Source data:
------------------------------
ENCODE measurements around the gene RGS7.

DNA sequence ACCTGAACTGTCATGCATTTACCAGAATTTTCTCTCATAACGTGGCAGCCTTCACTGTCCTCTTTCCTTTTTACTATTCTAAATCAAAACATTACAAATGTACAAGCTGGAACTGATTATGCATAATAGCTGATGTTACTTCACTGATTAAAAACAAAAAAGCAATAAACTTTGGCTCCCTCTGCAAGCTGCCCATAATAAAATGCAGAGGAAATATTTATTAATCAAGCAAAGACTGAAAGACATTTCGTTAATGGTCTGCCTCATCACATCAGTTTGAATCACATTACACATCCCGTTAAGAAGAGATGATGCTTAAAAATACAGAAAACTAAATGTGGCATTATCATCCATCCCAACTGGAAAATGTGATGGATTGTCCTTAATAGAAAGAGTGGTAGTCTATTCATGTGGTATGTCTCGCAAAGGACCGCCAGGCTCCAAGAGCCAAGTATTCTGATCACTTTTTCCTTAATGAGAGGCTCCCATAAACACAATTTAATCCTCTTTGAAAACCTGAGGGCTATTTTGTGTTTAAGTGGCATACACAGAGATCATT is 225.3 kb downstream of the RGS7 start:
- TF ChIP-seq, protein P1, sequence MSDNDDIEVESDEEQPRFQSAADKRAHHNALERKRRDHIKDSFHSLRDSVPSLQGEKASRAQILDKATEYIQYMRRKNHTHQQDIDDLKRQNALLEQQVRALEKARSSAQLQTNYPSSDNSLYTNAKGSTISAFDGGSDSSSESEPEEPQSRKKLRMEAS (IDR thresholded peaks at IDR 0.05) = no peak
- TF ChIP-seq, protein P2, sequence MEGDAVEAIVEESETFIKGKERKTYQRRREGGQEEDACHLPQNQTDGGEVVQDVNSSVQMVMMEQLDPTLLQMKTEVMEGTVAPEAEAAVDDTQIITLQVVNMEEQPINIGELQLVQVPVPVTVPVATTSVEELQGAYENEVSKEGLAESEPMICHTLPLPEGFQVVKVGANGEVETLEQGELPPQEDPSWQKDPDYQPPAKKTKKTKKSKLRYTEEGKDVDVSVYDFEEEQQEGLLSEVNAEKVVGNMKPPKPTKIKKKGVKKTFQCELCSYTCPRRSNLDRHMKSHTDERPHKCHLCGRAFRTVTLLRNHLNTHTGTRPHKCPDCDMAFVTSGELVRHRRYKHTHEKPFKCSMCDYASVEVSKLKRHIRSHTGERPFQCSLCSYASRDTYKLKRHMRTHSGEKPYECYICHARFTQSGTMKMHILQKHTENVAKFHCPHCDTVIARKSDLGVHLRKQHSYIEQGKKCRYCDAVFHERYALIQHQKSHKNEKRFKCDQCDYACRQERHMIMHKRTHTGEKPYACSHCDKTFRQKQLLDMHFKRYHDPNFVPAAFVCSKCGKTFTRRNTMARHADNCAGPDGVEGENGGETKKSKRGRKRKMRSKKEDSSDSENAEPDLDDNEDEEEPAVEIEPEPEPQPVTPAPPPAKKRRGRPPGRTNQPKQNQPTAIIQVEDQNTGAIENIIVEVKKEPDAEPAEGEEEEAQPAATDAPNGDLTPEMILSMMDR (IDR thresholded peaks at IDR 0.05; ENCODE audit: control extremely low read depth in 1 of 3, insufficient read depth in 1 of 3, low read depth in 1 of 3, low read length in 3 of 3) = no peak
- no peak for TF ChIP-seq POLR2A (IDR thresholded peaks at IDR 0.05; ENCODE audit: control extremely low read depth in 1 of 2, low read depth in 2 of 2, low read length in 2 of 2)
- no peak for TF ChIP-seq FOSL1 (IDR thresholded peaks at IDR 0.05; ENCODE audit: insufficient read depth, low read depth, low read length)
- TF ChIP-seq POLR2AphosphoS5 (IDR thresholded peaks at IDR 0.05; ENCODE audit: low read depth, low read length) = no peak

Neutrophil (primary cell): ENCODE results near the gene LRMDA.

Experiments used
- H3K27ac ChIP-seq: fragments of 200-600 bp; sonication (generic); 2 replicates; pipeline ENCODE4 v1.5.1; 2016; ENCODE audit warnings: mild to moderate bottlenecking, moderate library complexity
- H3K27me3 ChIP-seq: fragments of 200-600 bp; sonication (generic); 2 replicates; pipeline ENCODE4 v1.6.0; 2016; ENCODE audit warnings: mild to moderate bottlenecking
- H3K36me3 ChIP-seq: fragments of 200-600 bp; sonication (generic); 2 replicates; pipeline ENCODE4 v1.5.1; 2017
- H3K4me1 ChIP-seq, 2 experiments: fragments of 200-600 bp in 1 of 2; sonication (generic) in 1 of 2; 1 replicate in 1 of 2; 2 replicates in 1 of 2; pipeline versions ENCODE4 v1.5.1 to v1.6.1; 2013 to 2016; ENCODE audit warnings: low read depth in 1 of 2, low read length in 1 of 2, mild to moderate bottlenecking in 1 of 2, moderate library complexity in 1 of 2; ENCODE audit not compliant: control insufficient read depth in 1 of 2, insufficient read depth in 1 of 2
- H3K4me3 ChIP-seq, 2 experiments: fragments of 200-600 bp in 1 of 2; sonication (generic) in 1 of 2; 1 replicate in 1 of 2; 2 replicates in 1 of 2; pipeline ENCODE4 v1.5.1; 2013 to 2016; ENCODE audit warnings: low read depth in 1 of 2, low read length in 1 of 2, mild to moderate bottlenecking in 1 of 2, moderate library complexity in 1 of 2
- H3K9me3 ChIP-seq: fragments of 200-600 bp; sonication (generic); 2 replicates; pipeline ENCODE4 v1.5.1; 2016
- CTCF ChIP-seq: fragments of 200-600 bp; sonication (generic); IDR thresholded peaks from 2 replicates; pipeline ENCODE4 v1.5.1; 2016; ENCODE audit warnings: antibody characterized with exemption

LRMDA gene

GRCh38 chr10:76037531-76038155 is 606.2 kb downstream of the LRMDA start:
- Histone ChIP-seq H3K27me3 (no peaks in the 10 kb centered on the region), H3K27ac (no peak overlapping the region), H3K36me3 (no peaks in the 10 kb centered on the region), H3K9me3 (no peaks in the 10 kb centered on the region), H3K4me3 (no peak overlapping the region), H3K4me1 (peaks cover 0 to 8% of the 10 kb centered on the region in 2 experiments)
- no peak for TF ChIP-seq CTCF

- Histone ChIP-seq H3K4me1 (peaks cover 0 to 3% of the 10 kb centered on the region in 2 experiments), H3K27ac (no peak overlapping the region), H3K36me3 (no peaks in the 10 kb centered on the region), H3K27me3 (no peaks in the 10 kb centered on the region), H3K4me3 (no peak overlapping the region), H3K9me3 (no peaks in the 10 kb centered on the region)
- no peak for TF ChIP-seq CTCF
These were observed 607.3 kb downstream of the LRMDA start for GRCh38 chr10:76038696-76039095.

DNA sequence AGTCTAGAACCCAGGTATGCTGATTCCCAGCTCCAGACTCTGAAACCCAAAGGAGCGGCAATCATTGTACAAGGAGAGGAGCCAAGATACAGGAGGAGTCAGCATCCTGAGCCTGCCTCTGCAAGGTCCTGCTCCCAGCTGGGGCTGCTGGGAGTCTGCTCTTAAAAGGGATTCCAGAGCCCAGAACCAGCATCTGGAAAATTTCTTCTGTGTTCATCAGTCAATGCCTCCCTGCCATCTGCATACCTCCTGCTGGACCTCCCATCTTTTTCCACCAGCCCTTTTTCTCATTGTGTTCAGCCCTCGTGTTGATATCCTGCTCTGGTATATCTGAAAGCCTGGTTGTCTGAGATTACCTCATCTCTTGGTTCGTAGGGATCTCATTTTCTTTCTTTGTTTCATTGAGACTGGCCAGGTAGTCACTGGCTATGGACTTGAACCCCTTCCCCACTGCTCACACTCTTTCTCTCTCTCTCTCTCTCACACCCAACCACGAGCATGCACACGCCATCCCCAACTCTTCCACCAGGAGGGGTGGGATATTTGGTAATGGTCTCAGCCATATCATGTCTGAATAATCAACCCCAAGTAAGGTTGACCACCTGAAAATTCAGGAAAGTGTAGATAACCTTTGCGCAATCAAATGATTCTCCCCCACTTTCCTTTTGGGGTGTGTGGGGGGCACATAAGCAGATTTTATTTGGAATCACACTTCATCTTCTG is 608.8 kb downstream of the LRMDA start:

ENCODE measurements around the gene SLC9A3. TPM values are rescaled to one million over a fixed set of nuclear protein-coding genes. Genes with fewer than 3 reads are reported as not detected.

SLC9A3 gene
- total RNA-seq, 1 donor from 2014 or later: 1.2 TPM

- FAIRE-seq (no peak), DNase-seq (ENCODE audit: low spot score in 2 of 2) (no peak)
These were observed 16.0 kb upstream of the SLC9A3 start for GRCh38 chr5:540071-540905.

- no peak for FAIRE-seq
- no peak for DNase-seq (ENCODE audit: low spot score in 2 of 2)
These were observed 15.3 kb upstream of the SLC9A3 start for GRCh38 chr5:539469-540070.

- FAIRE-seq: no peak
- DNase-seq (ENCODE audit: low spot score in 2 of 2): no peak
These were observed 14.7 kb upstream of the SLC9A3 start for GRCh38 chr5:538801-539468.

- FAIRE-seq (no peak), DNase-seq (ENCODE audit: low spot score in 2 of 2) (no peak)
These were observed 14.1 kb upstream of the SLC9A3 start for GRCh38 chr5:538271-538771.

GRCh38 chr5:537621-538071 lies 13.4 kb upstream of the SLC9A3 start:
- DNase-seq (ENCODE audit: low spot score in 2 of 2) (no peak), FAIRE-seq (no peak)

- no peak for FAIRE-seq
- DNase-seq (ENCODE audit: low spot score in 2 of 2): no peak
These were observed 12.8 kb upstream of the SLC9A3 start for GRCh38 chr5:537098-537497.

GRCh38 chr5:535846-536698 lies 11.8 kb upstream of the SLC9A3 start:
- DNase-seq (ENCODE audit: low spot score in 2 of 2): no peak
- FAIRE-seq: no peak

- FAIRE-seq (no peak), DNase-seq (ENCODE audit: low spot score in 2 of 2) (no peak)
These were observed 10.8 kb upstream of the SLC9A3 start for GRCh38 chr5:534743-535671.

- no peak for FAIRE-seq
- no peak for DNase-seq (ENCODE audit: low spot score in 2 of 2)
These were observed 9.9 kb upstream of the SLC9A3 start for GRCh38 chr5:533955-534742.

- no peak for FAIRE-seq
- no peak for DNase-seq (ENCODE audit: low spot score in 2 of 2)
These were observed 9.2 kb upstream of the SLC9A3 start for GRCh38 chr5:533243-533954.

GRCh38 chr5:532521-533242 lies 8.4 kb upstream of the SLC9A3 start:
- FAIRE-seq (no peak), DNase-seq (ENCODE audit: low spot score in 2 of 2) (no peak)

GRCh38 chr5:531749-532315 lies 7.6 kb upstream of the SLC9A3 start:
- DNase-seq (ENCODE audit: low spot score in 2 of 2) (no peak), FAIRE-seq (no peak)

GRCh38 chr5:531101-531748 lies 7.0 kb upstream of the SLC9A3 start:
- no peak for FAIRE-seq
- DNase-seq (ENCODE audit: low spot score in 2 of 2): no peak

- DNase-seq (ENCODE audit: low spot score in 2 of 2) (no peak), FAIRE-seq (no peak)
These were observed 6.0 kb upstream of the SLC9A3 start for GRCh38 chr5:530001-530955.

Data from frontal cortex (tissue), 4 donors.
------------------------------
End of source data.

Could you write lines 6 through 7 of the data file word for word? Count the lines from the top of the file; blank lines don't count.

- no peak for TF ChIP-seq FOSL1 (IDR thresholded peaks at IDR 0.05; ENCODE audit: insufficient read depth, low read depth, low read length)
- TF ChIP-seq POLR2AphosphoS5 (IDR thresholded peaks at IDR 0.05; ENCODE audit: low read depth, low read length) = no peak